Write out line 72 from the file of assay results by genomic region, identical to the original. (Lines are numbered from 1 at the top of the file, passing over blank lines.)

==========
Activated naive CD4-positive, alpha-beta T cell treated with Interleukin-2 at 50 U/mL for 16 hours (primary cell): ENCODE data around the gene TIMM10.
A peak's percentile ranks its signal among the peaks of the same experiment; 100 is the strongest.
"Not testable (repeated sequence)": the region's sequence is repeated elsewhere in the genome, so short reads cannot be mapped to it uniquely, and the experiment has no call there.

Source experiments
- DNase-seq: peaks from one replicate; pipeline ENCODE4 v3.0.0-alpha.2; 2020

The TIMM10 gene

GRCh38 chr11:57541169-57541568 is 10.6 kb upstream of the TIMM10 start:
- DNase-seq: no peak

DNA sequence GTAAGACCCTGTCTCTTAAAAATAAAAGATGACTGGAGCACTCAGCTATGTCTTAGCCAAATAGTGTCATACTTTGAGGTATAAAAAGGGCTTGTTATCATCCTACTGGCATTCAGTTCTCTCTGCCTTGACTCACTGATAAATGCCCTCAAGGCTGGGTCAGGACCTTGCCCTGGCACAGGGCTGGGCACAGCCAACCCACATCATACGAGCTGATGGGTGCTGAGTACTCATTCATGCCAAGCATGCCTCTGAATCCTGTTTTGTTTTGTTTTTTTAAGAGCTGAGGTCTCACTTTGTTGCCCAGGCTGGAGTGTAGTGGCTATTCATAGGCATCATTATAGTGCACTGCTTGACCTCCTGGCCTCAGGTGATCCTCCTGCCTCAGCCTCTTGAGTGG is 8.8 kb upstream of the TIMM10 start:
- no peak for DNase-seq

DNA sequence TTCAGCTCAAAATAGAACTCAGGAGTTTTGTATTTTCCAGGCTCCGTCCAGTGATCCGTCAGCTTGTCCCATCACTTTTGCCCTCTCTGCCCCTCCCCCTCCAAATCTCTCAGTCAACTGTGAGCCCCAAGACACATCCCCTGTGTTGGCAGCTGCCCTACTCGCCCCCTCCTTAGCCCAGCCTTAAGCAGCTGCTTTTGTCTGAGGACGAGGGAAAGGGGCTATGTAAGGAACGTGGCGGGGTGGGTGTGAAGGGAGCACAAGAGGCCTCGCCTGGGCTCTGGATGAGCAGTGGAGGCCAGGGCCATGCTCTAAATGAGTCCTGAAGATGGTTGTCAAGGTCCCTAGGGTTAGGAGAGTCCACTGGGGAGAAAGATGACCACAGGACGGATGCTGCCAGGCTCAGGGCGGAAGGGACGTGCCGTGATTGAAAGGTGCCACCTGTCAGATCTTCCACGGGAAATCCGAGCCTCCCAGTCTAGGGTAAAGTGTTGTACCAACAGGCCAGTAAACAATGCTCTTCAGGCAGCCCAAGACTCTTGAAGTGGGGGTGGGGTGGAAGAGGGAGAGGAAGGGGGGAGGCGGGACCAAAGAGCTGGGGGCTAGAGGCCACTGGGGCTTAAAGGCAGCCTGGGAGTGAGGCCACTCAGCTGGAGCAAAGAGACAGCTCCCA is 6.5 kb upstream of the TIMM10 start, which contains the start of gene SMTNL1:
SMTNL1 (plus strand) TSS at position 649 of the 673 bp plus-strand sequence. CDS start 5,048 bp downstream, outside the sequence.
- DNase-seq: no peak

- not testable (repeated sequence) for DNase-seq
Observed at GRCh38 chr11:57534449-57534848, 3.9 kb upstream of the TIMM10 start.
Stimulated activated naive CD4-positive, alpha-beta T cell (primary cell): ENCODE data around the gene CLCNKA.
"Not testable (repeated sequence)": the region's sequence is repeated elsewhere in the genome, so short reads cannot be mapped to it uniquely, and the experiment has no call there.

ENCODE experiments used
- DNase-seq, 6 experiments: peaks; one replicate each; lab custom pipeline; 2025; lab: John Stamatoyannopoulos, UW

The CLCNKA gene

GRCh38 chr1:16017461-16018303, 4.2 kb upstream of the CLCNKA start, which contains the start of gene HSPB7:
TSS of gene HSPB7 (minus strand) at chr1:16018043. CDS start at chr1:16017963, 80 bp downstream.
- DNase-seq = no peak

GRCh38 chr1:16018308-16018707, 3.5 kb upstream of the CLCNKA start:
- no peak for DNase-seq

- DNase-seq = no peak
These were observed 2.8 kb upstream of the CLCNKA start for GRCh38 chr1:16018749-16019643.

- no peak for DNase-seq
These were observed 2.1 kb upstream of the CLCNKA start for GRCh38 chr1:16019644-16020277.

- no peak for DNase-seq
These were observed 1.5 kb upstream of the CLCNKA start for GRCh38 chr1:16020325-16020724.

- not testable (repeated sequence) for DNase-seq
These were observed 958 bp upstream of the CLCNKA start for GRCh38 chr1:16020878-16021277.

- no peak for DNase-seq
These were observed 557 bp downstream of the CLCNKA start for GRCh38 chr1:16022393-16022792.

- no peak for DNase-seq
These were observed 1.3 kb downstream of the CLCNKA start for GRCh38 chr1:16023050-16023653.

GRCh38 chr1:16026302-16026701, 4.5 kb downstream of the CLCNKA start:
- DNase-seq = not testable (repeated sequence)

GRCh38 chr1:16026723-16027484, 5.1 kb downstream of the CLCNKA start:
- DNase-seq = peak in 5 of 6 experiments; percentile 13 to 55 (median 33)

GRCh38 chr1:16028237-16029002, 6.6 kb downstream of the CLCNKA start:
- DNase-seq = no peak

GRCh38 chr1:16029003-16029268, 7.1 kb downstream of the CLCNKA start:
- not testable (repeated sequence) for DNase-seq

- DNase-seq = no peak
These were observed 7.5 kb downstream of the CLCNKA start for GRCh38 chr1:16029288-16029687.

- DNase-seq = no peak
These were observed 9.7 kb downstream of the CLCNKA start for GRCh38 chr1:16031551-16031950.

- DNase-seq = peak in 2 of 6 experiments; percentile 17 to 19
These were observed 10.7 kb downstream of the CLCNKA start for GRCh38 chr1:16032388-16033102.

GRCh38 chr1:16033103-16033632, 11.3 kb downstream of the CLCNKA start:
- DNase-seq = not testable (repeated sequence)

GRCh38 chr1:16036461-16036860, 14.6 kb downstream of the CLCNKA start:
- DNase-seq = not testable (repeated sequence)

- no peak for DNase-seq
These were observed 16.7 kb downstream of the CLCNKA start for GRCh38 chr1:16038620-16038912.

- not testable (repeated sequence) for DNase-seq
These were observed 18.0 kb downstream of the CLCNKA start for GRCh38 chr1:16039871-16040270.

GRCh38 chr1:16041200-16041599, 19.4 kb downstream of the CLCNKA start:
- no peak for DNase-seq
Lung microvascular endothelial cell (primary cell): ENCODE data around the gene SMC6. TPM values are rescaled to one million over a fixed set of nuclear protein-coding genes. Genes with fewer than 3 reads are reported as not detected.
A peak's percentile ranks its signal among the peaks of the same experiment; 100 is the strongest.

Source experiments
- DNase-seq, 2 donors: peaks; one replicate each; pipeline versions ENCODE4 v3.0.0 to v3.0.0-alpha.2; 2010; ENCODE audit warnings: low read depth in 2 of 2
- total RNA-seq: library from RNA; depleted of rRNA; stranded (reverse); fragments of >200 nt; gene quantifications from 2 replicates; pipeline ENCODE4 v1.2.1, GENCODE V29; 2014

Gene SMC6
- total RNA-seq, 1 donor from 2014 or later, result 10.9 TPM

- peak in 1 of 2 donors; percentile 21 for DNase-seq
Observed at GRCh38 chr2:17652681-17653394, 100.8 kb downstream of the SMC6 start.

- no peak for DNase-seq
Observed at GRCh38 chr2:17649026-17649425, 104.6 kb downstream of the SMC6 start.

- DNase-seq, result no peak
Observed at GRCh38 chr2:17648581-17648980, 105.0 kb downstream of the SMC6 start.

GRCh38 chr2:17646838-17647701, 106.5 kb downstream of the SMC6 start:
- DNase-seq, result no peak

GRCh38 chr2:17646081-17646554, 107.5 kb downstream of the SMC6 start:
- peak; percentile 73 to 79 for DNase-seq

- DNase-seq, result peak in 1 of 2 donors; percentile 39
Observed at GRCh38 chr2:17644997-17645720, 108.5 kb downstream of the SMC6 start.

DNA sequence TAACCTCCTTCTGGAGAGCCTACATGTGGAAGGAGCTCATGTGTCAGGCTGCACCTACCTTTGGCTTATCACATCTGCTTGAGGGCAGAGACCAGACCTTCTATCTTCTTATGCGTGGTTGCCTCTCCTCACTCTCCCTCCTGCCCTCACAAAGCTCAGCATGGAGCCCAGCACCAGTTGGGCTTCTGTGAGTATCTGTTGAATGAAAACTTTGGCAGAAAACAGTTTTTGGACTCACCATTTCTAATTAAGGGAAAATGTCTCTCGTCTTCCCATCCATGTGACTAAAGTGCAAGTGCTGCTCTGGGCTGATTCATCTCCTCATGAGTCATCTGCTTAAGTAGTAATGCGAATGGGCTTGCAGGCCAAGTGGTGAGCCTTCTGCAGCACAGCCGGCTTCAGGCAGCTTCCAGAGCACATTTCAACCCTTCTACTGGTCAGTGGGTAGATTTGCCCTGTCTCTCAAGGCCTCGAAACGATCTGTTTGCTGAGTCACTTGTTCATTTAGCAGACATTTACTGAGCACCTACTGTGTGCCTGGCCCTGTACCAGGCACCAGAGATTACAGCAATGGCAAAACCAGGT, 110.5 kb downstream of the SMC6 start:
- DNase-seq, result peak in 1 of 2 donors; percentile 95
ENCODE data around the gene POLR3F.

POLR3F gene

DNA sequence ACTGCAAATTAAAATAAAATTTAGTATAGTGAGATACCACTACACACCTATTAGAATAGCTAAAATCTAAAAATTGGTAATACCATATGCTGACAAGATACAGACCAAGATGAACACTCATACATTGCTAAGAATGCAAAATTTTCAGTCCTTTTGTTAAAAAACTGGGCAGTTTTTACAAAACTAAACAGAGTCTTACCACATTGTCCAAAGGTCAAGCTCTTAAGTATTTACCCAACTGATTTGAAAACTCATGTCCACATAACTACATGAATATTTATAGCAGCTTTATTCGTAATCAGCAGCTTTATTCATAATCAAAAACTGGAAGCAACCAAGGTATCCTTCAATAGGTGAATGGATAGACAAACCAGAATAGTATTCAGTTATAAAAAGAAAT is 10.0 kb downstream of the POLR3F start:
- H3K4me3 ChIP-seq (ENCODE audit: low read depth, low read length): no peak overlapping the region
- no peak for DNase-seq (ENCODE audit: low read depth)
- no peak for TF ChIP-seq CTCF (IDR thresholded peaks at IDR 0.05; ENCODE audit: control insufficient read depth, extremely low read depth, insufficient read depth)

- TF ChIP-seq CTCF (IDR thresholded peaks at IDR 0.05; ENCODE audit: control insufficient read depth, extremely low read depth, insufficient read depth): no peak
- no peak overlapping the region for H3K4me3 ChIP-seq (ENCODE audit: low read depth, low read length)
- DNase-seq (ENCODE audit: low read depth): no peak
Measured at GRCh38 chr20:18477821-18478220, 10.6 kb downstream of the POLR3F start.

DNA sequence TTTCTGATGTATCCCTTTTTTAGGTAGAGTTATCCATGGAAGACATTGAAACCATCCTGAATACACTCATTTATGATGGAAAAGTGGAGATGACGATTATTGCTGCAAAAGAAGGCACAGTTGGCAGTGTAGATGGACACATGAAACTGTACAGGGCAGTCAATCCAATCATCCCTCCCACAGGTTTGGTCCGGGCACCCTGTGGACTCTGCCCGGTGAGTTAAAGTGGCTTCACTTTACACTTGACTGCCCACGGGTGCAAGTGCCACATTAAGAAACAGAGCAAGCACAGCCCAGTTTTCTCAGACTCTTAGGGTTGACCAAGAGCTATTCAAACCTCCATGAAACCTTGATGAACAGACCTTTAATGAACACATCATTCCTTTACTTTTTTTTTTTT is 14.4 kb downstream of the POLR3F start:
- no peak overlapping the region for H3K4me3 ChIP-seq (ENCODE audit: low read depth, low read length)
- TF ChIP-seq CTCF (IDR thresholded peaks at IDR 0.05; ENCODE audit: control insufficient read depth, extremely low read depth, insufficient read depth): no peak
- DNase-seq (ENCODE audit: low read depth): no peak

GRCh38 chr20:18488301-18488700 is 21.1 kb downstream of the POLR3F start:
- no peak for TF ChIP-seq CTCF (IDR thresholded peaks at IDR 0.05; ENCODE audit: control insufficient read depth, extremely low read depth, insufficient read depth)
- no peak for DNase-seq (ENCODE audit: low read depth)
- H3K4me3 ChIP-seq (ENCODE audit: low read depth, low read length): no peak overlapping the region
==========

Observed at GRCh38 chr2:17649026-17649425, 104.6 kb downstream of the SMC6 start.